Previously (The Board as Engagers), I discussed considering one role of the board to be that of relationship engine. That would lead recruitment processes to include relationship capital as one criteria for membership. I also acknowledged, at the end, that that might not be immediately possible, practical, or even advisable in all situations and promised an alternative. That’s what we’re about here.
(NB: In posts on mainstreaming engagement, I am addressing only those individuals or organizations that want broader and deeper relationships with their communities but are uncertain how to begin or even whether it is possible to do so without completely reinventing the organization.)
Board membership is a lot of work and a lot of responsibility. It can be difficult to find anyone willing to take on a two- to ten-year commitment. Further, board membership can require training and experience that are not common currency in our communities. Finally, board membership should be based on an abiding passion about the mission. In circumstances where an arts organization is attempting to develop relationships with groups previously uninvolved with them, it might be difficult to find individuals in those groups who possess such a passion.
Board recruitment is always difficult. It can be considerably more so when attempting to expand the base.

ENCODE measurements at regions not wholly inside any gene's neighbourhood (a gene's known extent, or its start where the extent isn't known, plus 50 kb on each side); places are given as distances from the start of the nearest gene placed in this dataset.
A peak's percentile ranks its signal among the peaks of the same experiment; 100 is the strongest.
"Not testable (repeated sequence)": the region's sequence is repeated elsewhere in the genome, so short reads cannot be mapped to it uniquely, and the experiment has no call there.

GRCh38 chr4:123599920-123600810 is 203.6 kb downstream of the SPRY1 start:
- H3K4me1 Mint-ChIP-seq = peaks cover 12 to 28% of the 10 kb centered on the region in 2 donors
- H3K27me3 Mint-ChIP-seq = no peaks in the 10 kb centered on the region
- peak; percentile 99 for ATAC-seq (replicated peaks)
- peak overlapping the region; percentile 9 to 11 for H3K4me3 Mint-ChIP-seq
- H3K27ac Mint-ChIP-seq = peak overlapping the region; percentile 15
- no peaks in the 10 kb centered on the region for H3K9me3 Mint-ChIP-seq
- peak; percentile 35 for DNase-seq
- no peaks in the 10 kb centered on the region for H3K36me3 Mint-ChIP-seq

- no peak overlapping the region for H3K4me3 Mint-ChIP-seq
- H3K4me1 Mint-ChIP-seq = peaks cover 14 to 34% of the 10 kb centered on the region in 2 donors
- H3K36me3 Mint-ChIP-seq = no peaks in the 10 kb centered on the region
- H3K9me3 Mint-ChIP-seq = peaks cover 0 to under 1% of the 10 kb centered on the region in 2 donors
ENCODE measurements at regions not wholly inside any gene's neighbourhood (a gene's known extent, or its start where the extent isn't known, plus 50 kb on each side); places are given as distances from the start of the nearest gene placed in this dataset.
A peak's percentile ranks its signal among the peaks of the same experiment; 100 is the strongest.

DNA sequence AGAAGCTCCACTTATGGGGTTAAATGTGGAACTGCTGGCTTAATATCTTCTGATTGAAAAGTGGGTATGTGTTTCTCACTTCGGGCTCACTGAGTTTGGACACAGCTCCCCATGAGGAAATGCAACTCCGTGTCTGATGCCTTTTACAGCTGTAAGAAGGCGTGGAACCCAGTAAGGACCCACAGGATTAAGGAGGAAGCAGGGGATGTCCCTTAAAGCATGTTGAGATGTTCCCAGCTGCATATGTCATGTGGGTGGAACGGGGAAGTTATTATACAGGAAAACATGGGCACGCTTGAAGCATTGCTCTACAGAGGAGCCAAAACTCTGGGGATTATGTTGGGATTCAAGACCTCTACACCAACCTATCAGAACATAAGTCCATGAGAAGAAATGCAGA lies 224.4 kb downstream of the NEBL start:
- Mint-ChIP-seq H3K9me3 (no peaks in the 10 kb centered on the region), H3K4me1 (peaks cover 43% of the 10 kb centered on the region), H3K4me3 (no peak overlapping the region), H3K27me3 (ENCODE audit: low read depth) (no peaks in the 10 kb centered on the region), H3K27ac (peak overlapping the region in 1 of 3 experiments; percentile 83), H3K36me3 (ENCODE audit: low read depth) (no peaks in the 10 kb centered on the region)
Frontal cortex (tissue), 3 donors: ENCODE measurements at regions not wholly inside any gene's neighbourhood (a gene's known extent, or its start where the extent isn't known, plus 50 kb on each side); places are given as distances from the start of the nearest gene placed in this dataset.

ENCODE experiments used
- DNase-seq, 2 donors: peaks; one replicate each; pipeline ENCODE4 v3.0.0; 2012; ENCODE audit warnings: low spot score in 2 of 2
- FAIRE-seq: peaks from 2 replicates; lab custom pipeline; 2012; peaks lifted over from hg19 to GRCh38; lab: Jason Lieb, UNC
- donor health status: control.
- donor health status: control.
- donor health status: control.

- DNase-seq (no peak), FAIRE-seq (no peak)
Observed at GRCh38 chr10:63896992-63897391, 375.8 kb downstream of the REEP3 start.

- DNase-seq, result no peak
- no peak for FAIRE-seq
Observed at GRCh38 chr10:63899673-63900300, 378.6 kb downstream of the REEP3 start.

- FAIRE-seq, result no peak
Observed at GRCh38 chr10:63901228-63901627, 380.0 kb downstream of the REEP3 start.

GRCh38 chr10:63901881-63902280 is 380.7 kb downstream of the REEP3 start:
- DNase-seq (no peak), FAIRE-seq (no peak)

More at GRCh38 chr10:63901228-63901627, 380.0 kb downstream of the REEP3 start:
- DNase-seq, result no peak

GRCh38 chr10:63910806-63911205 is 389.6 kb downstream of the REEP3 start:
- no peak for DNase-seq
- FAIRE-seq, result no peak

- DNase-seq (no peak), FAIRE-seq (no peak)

An alternative is to take a more ad hoc, project based, or focused approach. When individuals who might become allies and are representative of groups with which the organization is seeking to build a relationship are identified, they should be cultivated. Over time, as trust in the organization’s motives is developed, these people can then become ambassadors for the organization within their own organizations or communities. Collectively, I sometimes imagine these people as a Board of Engagers–people with credibility in their community who can vouch for the organization and can provide practical advice on connecting with their peers. They would have a limited role without legal or fiduciary responsibilities and it might thus be easier to attract people.
Relatively simple to say, much more complicated to do. However, groups that already have “Friends Of . . .” organizations or Boards of Visitors have this mechanism in place. It would “simply” require a re-visioning of their role to include community engagement in the mix of tasks. For those that do not, the structure can be developed informally over time and could be led by board members (and other volunteers) who understand the importance of such work.
If we are committed to community engagement, the path to engaging is best pursued via existing structures and programming. It need not be as difficult or resource-intensive as might be initially imagined, especially if what is imagined is adding on completely new mechanisms.